Allen: So the decision will depend on the customer; and some will want to abdicate that responsibility assuming VMware has a better sense of what is the best option. Do you have a couple of models, or templates that you use to make suggestions to customers, or do they have to go through and make decisions on each of these compute/security/storage/networking buckets?
Near: The user can determine who within the organization sets these policies, and move the decision there. One of the tools we have is vRealize Automation, which defines a blueprint for the service that will be built – and the organization can have the network administrator define an approved network or security policy for that application as input to that. Policies that are determined and approved by the experts within the organization become the building blocks for someone else to put together in an application. This can be totally automated, or it can be part of the overall workflow around deployment and the decisions that need to be made along the way.
Allen: Involved in presales conversations with VMware Canada customers, you must have your finger on the pulse of the market. At what stage do you find the majority of Canadian customers? When I hear about a product like Photon, I feel that is pretty far out for the majority – as is understanding of containers beyond the development community. How many Canadian are actually having discussions about cloud-native applications and the platforms that VMware has to support these?
Near: The short answer is several Canadian customers are having these conversations with us. However, there is a conflict within many of the organizations that we work with and within the industry in general between the security and control that needs to happen from an infrastructure perspective, and the speed that the company needs to operate at in order to get some of these applications out. You often have the developers working on behalf of business to get something out very quickly – to move the needle – and the operations team trying to make sure that you are doing that is a safe, secure and manageable way. A lot of Canadian customers that I’m taking to are in the middle of that challenge right now, trying to figure out what their DevOps approach to connect those things together will be.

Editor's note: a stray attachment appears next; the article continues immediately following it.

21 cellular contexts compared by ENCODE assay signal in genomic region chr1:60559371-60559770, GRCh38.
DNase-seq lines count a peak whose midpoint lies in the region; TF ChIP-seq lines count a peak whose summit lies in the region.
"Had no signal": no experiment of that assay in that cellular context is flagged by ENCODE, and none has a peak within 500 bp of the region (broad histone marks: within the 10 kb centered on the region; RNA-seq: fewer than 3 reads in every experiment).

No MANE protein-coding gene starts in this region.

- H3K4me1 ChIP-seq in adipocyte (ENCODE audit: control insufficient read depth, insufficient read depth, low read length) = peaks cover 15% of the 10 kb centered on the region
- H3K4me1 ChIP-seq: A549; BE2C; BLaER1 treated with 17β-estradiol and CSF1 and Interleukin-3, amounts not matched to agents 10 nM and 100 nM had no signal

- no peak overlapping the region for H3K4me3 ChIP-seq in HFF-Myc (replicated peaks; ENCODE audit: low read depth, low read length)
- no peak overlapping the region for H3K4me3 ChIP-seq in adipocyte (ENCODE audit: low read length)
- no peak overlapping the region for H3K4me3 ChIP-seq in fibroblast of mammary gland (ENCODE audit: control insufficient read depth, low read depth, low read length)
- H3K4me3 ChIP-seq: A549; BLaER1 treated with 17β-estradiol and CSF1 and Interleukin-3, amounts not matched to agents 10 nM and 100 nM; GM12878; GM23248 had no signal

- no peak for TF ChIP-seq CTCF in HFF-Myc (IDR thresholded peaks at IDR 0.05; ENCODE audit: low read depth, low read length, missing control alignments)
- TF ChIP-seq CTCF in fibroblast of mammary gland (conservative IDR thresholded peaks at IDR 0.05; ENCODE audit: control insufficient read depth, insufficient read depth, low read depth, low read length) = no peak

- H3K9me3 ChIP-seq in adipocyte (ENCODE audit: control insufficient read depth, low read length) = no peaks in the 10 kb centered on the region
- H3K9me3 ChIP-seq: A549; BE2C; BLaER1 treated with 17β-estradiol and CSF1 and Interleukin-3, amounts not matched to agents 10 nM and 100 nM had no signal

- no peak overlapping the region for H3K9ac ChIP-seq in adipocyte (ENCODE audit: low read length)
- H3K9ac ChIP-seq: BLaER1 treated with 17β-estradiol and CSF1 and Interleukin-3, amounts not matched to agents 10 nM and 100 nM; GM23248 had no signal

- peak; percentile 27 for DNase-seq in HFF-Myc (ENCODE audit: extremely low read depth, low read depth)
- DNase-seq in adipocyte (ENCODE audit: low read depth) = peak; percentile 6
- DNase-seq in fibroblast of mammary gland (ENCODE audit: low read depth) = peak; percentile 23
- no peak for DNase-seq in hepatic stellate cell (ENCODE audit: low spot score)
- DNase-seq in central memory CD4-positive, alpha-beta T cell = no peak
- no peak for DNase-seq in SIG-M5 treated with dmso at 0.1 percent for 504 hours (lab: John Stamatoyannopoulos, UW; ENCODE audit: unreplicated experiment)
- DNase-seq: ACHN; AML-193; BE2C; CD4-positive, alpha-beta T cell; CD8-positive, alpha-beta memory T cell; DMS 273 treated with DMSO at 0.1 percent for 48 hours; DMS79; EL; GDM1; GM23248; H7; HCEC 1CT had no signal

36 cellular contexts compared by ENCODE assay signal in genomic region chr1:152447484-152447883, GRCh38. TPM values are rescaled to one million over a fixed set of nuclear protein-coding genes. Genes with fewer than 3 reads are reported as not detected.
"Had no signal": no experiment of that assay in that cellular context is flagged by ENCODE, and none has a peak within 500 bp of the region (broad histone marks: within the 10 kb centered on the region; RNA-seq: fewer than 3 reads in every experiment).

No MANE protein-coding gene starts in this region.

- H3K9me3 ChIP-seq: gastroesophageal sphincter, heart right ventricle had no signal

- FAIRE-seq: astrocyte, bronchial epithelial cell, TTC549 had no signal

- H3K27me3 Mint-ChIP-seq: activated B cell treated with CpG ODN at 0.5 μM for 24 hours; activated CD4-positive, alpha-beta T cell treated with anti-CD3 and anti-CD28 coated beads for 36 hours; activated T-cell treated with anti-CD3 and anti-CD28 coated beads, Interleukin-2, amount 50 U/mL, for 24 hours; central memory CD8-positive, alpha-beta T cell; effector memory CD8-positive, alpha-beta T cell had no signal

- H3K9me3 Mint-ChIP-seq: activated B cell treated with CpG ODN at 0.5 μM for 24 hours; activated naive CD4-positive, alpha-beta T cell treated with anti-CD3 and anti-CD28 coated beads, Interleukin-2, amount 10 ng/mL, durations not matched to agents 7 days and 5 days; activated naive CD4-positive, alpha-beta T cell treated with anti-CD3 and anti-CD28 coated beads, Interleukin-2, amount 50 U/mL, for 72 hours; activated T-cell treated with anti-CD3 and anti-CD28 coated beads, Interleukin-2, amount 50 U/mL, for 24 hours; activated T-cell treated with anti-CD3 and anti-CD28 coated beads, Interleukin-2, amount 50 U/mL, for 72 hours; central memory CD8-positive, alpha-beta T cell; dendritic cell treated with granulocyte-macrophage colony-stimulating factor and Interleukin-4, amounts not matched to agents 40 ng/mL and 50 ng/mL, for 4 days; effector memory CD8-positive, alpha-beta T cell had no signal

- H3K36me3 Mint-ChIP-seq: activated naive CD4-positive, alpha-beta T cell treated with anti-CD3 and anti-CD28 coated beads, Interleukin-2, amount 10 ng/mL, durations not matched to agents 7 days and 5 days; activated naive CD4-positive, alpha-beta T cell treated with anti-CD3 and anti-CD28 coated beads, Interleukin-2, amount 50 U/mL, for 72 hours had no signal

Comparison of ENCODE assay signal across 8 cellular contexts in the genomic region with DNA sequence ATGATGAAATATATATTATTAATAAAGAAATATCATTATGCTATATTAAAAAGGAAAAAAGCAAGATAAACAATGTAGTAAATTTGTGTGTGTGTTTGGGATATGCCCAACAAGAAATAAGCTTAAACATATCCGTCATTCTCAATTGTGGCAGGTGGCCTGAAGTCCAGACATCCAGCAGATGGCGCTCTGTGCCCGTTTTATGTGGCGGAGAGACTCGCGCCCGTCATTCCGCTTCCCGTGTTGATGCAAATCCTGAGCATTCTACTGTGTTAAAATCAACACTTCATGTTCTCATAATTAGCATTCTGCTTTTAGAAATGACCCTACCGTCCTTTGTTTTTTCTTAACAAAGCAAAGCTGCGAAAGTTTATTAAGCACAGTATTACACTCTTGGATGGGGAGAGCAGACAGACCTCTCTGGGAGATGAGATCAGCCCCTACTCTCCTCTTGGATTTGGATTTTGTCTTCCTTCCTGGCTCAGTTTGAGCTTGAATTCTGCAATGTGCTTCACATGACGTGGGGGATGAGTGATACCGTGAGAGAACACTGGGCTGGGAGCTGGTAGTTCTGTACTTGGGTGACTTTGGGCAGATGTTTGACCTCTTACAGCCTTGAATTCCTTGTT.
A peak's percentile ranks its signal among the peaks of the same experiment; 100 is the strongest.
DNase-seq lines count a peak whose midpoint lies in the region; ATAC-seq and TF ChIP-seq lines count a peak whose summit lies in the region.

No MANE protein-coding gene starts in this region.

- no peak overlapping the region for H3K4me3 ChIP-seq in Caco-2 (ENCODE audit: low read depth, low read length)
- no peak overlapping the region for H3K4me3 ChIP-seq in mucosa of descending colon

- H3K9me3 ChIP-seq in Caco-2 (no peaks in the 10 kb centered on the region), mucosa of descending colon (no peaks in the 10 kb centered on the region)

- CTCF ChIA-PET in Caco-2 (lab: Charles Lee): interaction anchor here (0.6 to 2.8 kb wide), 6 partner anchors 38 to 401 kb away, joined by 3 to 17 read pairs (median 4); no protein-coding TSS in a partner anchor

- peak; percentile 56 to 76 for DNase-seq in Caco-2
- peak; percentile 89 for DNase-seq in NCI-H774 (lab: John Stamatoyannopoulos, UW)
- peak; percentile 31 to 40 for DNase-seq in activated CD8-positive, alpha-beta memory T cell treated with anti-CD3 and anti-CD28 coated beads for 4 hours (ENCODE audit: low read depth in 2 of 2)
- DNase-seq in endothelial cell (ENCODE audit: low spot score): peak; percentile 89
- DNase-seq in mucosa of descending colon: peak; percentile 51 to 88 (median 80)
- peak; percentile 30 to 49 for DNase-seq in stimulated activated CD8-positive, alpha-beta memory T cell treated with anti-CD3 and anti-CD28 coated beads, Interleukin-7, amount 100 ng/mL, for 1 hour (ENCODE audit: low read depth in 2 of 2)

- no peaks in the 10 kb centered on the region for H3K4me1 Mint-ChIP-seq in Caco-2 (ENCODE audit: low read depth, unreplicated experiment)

We’re seeing a mix. For some of the companies that are developing cloud first applications, they are doing that with a cloud native platform, but then building additional layers of security around it. For customers that have a mix of applications, we are having conversations around how do you extend the VMware platform with VMware Integrated Containers so that your security, storage and network policies apply to some of those modern applications as well. So it’s a bit of both. In the enterprise market, it’s looking at the intersection of those two – and that’s where the Integrated Containers conversation is really interesting for our customers.
Allen: Is there a particular vertical that you are having better conversations with? In Canada, it has always been the financial services community that has led the adoption of advanced technology.
Near: Across the large verticals, I would say any large customers that are talking directly to end customers are there. If you are looking to put a mobile application directly in your customer’s hand, you are looking to get that application out there as a competitive differentiator – to build a really good piece of technology that will get directly into the hands of your consumers. So banks or retail, for example, that have direct to consumer connections are the ones that we are working with now to get their applications out there very quickly, with the security and operational requirements in place. While consumers may want access to really cool technology, they also wants to be sure that their credit cards are not taken as they are using that.
Allen: This is a big shift for many customers; who provides the missing pieces? I’m thinking of the consulting, domain expertise or knowledge of organizational workflow that might act as an institutional barrier to the deployment of advanced applications. DevOps brings business and IT together, but who brings DevOps to the organization?
Near: There are different organizations that can get involved with that process change. VMware acquired a company called Momentum SI, which focuses on that intersection of how you effect the process and technology change you need to get to a DevOps structure, which is now part of VMware’s services offering.